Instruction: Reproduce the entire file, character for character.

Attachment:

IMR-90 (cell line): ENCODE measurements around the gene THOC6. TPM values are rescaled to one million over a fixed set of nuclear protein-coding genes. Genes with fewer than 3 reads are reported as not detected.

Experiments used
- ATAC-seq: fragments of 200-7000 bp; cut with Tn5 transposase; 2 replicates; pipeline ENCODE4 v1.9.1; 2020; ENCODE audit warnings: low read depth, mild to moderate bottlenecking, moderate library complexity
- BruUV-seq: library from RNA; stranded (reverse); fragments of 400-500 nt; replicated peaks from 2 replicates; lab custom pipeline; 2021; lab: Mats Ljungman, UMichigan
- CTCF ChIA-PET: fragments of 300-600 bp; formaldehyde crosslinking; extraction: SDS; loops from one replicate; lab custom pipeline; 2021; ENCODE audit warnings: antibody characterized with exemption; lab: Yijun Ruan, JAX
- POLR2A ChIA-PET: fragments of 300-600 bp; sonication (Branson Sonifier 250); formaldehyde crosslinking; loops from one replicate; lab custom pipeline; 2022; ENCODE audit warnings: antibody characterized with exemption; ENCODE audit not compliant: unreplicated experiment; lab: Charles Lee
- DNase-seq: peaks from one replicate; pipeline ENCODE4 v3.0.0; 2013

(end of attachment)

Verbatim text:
IMR-90 (cell line): ENCODE measurements around the gene THOC6. TPM values are rescaled to one million over a fixed set of nuclear protein-coding genes. Genes with fewer than 3 reads are reported as not detected.

Experiments used
- ATAC-seq: fragments of 200-7000 bp; cut with Tn5 transposase; 2 replicates; pipeline ENCODE4 v1.9.1; 2020; ENCODE audit warnings: low read depth, mild to moderate bottlenecking, moderate library complexity
- BruUV-seq: library from RNA; stranded (reverse); fragments of 400-500 nt; replicated peaks from 2 replicates; lab custom pipeline; 2021; lab: Mats Ljungman, UMichigan
- CTCF ChIA-PET: fragments of 300-600 bp; formaldehyde crosslinking; extraction: SDS; loops from one replicate; lab custom pipeline; 2021; ENCODE audit warnings: antibody characterized with exemption; lab: Yijun Ruan, JAX
- POLR2A ChIA-PET: fragments of 300-600 bp; sonication (Branson Sonifier 250); formaldehyde crosslinking; loops from one replicate; lab custom pipeline; 2022; ENCODE audit warnings: antibody characterized with exemption; ENCODE audit not compliant: unreplicated experiment; lab: Charles Lee
- DNase-seq: peaks from one replicate; pipeline ENCODE4 v3.0.0; 2013